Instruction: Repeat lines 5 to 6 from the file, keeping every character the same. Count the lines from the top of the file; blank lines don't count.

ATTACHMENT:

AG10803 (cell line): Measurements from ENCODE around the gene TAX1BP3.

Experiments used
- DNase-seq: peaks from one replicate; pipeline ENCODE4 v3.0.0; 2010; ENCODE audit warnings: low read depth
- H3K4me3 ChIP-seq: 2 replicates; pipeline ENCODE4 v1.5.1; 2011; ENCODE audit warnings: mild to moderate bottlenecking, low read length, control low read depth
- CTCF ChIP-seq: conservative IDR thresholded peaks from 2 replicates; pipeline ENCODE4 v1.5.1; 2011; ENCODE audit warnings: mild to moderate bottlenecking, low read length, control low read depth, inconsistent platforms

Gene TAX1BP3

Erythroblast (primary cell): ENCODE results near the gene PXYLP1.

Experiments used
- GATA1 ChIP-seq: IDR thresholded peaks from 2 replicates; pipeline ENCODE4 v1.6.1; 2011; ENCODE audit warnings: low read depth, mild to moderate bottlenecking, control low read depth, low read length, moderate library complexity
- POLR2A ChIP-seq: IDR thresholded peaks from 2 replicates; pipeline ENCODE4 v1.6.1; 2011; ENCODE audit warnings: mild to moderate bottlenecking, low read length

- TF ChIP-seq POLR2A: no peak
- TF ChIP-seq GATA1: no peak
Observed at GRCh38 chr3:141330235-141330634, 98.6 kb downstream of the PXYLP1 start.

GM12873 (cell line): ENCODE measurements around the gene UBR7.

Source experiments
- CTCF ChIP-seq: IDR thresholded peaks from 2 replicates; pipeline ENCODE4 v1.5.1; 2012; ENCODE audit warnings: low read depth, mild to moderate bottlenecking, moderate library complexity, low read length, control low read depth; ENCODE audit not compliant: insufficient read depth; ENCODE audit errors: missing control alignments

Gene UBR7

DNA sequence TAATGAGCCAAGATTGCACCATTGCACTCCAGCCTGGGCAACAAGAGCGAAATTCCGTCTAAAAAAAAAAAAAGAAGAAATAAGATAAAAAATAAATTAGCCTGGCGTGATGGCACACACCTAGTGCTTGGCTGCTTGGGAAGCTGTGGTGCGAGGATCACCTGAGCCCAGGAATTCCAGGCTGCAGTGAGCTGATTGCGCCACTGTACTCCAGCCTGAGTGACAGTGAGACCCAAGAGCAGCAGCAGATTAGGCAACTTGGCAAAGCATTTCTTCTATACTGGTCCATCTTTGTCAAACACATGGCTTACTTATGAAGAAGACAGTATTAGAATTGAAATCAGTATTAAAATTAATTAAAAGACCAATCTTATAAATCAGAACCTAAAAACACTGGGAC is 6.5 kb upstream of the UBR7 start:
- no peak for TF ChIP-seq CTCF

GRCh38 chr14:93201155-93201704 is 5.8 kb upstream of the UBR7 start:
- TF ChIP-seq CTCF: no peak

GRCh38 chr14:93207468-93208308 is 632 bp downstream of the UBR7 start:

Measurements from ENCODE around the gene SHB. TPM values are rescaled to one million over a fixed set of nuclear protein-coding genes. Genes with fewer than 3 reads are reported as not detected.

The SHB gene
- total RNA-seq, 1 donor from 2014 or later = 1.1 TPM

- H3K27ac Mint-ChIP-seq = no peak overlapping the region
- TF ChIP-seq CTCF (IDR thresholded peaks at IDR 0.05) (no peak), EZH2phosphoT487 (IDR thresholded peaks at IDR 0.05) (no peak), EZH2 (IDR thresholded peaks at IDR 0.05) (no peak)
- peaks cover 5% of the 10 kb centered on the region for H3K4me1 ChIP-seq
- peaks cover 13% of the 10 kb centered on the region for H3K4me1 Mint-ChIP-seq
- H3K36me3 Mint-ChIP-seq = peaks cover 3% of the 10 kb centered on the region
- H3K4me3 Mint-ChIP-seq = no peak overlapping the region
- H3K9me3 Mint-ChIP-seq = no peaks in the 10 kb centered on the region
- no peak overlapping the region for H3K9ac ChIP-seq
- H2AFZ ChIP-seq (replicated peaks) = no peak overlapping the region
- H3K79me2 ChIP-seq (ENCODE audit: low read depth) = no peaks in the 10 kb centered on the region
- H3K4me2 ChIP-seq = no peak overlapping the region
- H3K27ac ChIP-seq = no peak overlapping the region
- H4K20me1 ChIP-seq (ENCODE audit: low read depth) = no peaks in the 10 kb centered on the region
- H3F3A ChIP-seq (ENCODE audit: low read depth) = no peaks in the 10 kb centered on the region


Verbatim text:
- CTCF ChIP-seq: conservative IDR thresholded peaks from 2 replicates; pipeline ENCODE4 v1.5.1; 2011; ENCODE audit warnings: mild to moderate bottlenecking, low read length, control low read depth, inconsistent platforms

Gene TAX1BP3